Photo: Valérian Mazataud The Duty
As of June 22, concert halls, and cinema can accommodate up to 50 people, 1.5 meter distance, and young people under 16 years of age may bring up to one meter.
The director of Quebec public health, Dr. Horacio Arruda, announced Monday morning a relaxation of the rules of detachment physics in certain contexts and for young people under 16 years of age. As of June 22, concert halls, and cinema can accommodate up to 50 people, 1.5 meter distance, and young people under 16 years of age may bring up to one meter. However, some countries have already adopted such rules of distanciation for their entire population.
While the world health Organization recommends maintaining a distance of at least one metre between people to prevent the transmission of the COVID-19, France adheres to this recommendation by imposing on its people to adhere to a meter of distance between the citizens. In Belgium, in Germany and in Australia, it has opted instead for a 1.5 meter. In the United States, it was decreed that the six-foot, or 1.8 meter, were required. In Canada, like the United Kingdom and Switzerland, it requires two meters. But why therefore impose two meters distance if other countries manage to déconfiner with a distance of a meter, knowing that, for many services, such as public transport, restaurants, theatres, museums, a metre less-changer ?
“It’s a tricky question, because it is at the heart of the risk assessment and the decisions that the government must take on the terms and conditions of the déconfinement. But, if you want to be consistent, it will be necessary to rely on the scientific data. We must also take into account the probability that an infected person is close to us, as well as the risks and benefits of the choices that will be made, ” says Dr. Marc Dionne, a medical consultant to the Institut national de santé publique du Québec (INSPQ).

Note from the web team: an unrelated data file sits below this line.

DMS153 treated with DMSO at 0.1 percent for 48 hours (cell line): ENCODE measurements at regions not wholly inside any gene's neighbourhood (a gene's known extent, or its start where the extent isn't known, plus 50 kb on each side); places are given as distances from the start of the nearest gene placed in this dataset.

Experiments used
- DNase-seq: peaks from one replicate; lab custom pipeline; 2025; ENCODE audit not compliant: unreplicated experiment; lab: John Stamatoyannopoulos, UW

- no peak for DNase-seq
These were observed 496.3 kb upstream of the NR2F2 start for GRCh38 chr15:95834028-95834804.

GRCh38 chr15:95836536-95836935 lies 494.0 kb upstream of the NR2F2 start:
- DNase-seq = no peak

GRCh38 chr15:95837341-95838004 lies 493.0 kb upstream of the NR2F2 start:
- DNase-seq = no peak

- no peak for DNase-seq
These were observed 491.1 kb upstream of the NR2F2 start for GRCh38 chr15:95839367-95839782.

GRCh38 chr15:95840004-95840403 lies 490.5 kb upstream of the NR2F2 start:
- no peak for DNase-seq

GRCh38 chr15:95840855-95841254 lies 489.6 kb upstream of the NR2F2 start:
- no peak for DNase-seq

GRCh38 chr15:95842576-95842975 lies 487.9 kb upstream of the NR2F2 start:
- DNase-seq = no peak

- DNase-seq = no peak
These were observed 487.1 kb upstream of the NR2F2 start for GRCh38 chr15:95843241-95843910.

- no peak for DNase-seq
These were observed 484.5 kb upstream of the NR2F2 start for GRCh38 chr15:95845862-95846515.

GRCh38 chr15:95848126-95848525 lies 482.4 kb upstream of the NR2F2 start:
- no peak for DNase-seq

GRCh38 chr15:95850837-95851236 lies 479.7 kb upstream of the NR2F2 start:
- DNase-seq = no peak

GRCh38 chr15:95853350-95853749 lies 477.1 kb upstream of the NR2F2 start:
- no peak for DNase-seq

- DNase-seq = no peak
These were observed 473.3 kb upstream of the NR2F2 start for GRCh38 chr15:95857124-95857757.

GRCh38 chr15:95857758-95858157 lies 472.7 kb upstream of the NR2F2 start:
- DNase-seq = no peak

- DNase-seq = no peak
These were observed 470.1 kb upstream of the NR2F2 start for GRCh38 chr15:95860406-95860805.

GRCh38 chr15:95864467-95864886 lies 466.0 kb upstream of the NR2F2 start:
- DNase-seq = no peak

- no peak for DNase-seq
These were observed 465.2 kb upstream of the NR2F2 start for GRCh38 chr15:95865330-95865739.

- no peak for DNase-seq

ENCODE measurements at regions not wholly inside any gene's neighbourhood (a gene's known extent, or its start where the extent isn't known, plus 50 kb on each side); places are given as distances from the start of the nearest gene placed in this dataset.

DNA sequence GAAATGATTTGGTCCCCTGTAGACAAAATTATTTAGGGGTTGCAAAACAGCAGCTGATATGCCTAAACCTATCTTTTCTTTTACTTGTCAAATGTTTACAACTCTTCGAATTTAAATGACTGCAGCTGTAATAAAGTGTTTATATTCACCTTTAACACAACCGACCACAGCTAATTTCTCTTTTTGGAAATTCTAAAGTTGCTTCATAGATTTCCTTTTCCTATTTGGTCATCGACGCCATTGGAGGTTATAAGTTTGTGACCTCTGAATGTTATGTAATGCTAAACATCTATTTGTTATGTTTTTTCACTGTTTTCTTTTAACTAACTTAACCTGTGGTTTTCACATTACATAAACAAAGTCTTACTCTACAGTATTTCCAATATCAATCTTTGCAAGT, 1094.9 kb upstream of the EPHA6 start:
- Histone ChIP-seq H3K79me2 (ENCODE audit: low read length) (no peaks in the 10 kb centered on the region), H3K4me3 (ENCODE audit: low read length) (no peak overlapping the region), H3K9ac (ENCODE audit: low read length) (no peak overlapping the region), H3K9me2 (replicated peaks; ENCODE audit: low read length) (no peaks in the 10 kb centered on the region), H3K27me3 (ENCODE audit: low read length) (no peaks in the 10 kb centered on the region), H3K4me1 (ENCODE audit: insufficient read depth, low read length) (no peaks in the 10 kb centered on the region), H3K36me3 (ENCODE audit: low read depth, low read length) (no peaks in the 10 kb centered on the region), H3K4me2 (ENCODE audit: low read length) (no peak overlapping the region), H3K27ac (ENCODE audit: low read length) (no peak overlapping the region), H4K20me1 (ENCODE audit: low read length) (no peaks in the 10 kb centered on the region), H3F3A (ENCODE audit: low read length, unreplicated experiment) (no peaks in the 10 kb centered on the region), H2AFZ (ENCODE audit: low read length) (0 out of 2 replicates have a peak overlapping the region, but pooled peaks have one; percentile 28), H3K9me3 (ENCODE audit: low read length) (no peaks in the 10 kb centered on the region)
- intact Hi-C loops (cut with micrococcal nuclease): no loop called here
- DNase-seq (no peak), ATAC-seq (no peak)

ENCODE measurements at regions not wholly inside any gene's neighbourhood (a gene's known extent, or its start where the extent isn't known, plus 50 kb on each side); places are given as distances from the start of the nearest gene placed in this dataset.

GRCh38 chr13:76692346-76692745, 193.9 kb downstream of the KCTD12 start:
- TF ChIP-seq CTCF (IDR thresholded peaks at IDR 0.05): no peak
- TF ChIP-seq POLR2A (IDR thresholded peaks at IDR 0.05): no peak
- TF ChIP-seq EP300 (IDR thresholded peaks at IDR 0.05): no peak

The medical journal The Lancet has recently published an article in which the authors have reviewed and analyzed the results of over 200 studies that evaluated, among other things, the risk of transmission of the virus according to the physical distance between two individuals.
This article shows that, if one is within one meter of another person, the risk of contracting the COVID-19 or the transmit is 12.8 %, while if it maintains a distance of one meter and more, this risk drops to 2.6 %. If one steps back two feet, the risk decreases by half and is no more than 1.3 %. “The fact of standing one metre cuts of nearly 80 % the risk of becoming ill. The benefit of switching from a distance of less than a metre to a metre is much larger than that of moving a distance of one metre to two metres “, says Dr Gaston De Serres, medical epidemiologist at the INSPQ.
In addition, ” as there are fewer cases [of infected people] than at the beginning of the epidemic, the impact of be two metres instead of one metre is necessarily less than when the disease was more common “, he emphasised.